Yesterday morning I hired a sitter so I could go someplace offsite and dig into writing without being interrupted by children bashing each other , wailing over toys being taken, or making epic messes. Example A: Nicholas is beating on the box to Alex’s toy using a stick. This annoys Alex, who decides the best way to stop Nicholas is to beat on the stick using the box. I know. It doesn’t make any sense to me, either. And in the process, he lands a blow on Nicholas’ temple which is still swollen two days later. Example B: I come home from a generally successful writing morning to discover that Julianna has dumped out all the Anomia cards, all the Memory cards, all the Crazy 8 cards, all the Snap cards, and part of the Uno cards. And that was only Julianna’s part of the mess. Example C: When I come upstairs after making her clean it up, I discover that Michael has been playing at the table with the water pitcher, a cereal bowl and two glasses, all of which had liquids left in them.
Christian was gone from Saturday through Tuesday, and during that time I basically did no writing at all. I simply accepted that my life was about being a mom and keeping all of us sane. And it was successful, which was very revealing. During this weekend I also began reading a book: Organized Simplicity. Since chaos and disorderliness seems to be my life, and since these things stress me ridiculously, and since I spent the whole last half of the school year wailing to my husband that we were doing too much and we couldn’t keep this pace up, it seemed like the answer to a prayer.
Of course, I haven’t made it very far into the book, but the initial task is to come up with a family mission statement to direct everything else you do. Her discerning process involves a questionnaire. Here is part of mine:
Collectively we are at our best when we are…organized and not overscheduled, when we don’t have commitments piled on top of messes needing to be cleaned. That’s when we can enjoy each other’s company. We are at our worst when we are…fighting to juggle all the commitments: baths and cleaning and writing and lessons and practices.
If we had a completely free day as a family, how would we spend it?
We would do something outdoors–bike ride, playground, pool, etc.–and have both family breakfast and family dinner. Otherwise we’d probably do about what we do now, just at a more relaxed pace. Go get ice cream. Go see a movie. Something fun.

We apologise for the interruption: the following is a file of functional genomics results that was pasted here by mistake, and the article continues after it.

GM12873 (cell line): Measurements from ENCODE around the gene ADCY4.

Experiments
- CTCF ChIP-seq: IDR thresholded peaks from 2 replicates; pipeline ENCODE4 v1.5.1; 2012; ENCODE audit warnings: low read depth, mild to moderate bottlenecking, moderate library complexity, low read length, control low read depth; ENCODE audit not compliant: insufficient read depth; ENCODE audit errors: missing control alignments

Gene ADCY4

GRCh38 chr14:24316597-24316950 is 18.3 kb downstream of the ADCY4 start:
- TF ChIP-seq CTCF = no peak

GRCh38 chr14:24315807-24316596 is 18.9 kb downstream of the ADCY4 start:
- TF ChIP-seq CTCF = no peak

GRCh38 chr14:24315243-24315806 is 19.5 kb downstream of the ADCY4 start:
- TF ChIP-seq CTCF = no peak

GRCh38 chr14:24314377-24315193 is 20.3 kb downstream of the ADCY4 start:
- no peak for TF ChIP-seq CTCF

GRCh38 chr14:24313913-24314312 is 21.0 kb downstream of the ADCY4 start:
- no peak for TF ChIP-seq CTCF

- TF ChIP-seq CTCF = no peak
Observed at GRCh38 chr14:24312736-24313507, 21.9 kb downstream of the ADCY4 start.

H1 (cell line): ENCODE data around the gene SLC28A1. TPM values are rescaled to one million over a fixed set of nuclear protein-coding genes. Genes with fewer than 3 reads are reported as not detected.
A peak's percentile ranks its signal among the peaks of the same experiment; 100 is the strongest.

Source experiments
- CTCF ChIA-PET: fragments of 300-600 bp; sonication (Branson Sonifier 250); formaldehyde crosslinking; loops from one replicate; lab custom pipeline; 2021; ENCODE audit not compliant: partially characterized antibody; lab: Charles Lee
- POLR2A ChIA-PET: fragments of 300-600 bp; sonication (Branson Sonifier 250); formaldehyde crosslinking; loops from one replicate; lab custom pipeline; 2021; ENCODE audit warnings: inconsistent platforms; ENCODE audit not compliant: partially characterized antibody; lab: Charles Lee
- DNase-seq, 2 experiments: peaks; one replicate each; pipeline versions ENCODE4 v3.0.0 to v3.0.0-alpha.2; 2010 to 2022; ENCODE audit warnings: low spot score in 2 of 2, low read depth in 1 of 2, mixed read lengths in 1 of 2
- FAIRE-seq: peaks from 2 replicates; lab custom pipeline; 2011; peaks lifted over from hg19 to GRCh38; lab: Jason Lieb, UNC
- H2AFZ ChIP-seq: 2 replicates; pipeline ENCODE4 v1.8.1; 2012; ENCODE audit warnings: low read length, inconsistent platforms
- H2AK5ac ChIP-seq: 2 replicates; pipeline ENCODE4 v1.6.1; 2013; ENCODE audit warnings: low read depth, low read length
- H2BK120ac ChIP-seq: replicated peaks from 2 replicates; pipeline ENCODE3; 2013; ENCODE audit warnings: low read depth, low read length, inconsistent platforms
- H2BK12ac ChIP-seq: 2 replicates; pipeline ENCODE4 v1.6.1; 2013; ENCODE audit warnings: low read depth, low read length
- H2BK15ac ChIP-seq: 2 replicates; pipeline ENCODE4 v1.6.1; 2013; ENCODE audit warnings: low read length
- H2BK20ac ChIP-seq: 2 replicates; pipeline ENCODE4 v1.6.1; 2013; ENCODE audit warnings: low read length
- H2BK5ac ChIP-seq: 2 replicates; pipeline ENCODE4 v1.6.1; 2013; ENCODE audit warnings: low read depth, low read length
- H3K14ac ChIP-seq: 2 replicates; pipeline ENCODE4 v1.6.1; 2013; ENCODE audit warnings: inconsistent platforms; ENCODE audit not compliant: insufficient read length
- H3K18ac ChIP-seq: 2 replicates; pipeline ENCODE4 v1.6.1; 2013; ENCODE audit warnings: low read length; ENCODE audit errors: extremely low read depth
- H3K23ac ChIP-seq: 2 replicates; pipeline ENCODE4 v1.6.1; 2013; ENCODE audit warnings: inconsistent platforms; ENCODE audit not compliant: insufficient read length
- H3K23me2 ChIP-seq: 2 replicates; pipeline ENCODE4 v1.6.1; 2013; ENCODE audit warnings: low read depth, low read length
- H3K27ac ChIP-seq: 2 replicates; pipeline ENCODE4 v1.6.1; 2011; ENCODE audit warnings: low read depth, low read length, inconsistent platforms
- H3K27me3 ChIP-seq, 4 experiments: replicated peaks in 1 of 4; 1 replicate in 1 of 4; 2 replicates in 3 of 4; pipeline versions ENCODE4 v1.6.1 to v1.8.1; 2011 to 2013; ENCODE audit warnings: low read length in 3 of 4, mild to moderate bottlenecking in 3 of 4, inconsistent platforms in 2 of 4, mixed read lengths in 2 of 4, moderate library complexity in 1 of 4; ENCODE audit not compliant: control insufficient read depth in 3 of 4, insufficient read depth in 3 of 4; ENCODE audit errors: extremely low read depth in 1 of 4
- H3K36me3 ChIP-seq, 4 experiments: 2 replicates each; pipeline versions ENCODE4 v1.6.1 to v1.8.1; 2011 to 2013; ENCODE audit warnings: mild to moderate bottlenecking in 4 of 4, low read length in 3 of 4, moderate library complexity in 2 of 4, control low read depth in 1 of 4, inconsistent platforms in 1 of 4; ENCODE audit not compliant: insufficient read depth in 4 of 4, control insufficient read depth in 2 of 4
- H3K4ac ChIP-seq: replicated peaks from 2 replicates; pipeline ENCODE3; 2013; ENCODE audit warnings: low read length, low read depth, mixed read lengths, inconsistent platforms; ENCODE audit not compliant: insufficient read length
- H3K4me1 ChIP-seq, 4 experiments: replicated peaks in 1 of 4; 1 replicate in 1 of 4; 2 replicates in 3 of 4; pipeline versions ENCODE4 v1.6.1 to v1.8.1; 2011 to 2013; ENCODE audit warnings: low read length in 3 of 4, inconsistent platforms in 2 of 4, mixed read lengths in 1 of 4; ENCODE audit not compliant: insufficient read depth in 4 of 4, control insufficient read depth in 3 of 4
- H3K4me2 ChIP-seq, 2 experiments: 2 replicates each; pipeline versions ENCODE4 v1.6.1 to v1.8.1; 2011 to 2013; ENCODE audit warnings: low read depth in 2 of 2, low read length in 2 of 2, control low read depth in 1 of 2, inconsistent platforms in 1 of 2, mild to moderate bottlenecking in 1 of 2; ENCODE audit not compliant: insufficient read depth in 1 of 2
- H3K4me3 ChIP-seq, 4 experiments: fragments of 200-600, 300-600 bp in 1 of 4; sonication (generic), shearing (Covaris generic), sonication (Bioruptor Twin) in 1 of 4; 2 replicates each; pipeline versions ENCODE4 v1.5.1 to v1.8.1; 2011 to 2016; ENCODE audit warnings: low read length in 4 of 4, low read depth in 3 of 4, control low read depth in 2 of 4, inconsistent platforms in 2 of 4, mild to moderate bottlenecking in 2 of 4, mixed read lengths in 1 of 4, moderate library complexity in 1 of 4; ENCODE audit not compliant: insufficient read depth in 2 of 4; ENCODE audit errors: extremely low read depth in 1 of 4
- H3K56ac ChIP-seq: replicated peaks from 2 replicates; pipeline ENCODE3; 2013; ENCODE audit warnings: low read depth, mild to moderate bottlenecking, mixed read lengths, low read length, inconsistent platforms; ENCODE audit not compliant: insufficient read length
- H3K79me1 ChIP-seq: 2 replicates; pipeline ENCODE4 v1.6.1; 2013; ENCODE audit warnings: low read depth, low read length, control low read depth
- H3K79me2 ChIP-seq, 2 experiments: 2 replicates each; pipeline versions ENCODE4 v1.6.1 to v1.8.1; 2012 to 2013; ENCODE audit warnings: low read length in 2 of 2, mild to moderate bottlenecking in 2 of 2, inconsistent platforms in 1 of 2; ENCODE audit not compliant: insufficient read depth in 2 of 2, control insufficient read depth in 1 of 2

Name three things we think we could do better as a family.
1–home organization, i.e. cleanliness
2–starting early, so we don’t end up doing things in a rush all at the last minute
3–“unplugged” time as a family
What would we like people to say about our family as a whole in thirty years? I’d like them to say, “What a great family. Look how much they love each other. I want to be like them.”
If we could name one principle from which we want our family to operate, what would it be? Seeking God in each other and in all life’s situations.
What are the top priorities we want our family to value? Stewardship of our material things, of the earth, of our gifts and of our talents.
What is the main purpose of our home? To provide a safe haven and a place of rest and unconditional love for all our family members.
All this adds up to my first attempt at a, well, at least a personal mission statement, since I’m not involving the whole family:
To use our activities, our home, and our possessions in such a way that we can live in tranquility amid busyness, not let love be overwhelmed by the stress of chaos, and be an inviting example of what a Godly family can be.
That book sounds intriguing!
That’s exactly what I thought when someone else mentioned it online. I have it from the library. Put in a hold request. 🙂
I think you are an amazing mom. Yes, i hear the frustration of not having quiet time to write but that’s part of being a mom. From 1991-2006, I read maybe a handful of adult books (my passion) but now have time for at least one a week in addition to volunteering at our local children’s theater.
🙂 One of the things the author talks about is the fact that certain seasons of your life make it impossible to hold the ideal of simplicity. (I’m definitely there!) But she is quick to also point out that it’s wwwwaaaayyyy too easy to use the “season” as an excuse to load up and have a life that’s permanently too busy and cluttered with unimportant material goods & commitments.
I am so glad you posted about the book – we’ve been talking and talking and talking about a mission statement for years. I look forward to digging into this one!
Good luck! I haven’t broached the topic with my husband, so I’m kind of going it alone right now, trying to keep in mind what I know about his beliefs and preferences. But he tore into the kids’ bedrooms yesterday, so I think we’re more on the same page than it would seem, not having talked about it!
Great things to think about! With two teens, I especially like the “unplugged” idea; in fact, my husband and I were just talking the other day that we are going to plan one electronics/computer/phone free day in the near future.